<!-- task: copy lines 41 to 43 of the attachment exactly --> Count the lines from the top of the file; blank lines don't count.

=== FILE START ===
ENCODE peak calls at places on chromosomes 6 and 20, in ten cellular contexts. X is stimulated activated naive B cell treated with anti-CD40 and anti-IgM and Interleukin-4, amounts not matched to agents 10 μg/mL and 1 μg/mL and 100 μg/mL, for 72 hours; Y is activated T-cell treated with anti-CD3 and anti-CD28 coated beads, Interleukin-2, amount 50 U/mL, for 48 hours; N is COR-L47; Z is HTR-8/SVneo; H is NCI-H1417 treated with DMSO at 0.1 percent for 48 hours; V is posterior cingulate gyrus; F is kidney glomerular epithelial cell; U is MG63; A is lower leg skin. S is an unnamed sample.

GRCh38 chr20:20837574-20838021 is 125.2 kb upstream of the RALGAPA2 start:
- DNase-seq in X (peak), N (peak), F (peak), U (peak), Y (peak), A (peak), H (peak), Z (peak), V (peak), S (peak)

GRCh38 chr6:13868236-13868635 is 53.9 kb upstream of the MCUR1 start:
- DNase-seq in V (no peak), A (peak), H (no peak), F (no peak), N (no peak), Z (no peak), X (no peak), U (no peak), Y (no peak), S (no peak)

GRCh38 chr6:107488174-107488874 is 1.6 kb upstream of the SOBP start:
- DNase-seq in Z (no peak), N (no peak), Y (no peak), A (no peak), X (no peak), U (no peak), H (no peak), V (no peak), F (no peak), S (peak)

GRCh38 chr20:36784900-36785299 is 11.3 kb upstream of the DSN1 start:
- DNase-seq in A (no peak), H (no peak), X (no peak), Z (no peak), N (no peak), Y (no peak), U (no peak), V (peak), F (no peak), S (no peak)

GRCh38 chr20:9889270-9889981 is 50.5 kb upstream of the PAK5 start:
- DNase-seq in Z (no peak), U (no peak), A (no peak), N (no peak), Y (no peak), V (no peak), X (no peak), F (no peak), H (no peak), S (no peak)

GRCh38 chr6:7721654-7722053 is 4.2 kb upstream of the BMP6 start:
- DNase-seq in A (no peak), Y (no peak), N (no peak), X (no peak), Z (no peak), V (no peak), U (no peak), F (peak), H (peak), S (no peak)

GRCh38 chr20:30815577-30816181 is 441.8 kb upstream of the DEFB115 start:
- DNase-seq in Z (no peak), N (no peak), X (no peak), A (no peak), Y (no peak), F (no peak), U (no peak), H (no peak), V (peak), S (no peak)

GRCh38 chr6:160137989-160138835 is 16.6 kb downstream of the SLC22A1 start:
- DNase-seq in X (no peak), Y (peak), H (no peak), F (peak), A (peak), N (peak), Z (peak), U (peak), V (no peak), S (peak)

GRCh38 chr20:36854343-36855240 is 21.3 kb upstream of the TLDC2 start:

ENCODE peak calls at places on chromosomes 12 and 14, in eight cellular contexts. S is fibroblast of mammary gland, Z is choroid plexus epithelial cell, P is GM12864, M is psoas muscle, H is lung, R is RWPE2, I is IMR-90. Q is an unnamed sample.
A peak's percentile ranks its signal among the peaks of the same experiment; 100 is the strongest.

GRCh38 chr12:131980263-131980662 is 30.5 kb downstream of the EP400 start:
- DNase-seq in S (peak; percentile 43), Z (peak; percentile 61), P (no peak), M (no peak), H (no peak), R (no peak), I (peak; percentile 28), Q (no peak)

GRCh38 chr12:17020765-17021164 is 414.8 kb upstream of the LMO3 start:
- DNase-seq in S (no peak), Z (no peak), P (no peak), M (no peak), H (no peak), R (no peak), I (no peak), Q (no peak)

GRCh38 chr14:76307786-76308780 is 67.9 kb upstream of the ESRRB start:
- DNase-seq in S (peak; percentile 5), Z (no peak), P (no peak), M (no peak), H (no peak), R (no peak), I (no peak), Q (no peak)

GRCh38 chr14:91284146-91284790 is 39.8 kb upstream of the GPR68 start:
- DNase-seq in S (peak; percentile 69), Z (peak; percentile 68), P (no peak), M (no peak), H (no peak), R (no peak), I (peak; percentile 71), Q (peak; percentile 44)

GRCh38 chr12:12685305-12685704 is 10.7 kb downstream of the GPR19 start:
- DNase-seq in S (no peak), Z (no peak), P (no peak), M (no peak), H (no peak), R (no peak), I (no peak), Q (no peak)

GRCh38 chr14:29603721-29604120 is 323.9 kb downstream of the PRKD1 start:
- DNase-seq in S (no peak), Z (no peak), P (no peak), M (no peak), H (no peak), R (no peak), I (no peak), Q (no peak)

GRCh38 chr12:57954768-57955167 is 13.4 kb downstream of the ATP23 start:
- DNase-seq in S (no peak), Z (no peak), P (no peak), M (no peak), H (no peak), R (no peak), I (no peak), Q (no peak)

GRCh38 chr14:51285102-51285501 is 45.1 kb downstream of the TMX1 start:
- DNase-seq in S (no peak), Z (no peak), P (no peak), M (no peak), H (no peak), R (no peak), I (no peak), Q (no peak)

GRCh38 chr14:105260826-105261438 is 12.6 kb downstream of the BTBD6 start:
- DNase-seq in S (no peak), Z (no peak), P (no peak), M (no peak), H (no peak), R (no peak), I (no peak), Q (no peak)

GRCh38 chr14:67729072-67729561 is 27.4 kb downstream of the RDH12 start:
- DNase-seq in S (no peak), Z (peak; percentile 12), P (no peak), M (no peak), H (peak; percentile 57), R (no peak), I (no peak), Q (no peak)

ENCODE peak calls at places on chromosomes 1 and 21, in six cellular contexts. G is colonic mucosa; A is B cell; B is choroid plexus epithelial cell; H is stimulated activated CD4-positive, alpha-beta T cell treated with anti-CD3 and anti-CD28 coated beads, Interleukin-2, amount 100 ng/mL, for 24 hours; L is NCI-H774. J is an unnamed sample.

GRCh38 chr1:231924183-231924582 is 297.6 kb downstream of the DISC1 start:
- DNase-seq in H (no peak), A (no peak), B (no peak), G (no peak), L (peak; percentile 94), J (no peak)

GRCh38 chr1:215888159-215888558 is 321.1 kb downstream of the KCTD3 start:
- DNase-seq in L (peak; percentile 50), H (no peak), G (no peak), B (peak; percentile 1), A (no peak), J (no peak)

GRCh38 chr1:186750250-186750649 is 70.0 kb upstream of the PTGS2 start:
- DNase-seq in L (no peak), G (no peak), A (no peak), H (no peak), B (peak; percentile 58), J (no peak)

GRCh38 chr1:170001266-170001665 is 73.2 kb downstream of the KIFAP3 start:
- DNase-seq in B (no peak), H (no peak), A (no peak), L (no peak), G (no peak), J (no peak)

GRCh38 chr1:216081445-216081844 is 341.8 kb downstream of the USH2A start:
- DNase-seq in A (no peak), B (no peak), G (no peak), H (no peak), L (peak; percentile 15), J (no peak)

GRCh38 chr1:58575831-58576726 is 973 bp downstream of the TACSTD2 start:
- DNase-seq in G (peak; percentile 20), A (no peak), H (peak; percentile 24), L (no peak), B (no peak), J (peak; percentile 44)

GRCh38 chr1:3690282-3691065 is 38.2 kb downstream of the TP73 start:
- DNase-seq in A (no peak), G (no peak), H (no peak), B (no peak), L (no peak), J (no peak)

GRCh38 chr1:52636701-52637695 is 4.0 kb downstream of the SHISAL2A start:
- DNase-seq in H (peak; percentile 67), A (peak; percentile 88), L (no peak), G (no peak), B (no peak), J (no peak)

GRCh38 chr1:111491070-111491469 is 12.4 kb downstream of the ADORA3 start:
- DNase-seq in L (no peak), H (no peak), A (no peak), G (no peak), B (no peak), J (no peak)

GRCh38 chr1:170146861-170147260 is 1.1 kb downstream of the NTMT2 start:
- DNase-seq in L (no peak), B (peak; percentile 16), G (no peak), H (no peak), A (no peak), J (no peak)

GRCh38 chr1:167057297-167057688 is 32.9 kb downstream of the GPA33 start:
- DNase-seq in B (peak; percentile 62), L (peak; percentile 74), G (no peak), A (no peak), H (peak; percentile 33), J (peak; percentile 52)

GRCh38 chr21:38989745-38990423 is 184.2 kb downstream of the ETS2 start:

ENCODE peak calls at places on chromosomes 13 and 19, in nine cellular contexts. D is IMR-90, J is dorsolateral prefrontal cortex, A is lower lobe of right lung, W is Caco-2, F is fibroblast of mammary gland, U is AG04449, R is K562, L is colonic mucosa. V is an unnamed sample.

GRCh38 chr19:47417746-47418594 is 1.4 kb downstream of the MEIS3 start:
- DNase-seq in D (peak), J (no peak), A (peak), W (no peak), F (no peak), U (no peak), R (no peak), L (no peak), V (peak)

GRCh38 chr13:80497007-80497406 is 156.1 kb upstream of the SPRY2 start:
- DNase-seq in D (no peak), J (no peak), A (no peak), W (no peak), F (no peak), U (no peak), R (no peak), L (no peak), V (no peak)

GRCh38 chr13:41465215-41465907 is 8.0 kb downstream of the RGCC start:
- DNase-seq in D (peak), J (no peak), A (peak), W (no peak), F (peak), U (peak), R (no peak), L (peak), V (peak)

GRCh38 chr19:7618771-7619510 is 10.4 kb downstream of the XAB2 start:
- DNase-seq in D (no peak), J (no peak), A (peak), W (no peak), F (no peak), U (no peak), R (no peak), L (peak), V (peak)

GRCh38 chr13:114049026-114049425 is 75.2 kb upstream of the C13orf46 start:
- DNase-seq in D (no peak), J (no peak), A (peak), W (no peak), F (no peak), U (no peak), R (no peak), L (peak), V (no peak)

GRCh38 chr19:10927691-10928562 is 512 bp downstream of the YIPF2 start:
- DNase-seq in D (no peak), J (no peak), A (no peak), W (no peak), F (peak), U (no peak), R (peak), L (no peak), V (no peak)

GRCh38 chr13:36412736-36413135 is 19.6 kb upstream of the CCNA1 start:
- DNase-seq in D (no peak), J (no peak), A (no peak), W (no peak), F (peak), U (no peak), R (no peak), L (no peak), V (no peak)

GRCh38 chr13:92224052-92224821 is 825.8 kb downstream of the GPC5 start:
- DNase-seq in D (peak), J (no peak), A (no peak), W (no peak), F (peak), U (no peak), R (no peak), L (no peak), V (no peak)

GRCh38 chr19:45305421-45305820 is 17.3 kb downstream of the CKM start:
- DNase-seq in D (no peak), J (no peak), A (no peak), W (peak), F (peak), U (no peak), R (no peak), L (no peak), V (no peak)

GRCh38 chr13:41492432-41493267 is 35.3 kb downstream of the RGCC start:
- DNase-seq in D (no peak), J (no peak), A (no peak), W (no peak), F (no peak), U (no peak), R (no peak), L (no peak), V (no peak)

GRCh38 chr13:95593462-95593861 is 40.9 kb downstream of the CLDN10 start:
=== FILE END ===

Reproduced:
ENCODE peak calls at places on chromosomes 1 and 21, in six cellular contexts. G is colonic mucosa; A is B cell; B is choroid plexus epithelial cell; H is stimulated activated CD4-positive, alpha-beta T cell treated with anti-CD3 and anti-CD28 coated beads, Interleukin-2, amount 100 ng/mL, for 24 hours; L is NCI-H774. J is an unnamed sample.

GRCh38 chr1:231924183-231924582 is 297.6 kb downstream of the DISC1 start:
- DNase-seq in H (no peak), A (no peak), B (no peak), G (no peak), L (peak; percentile 94), J (no peak)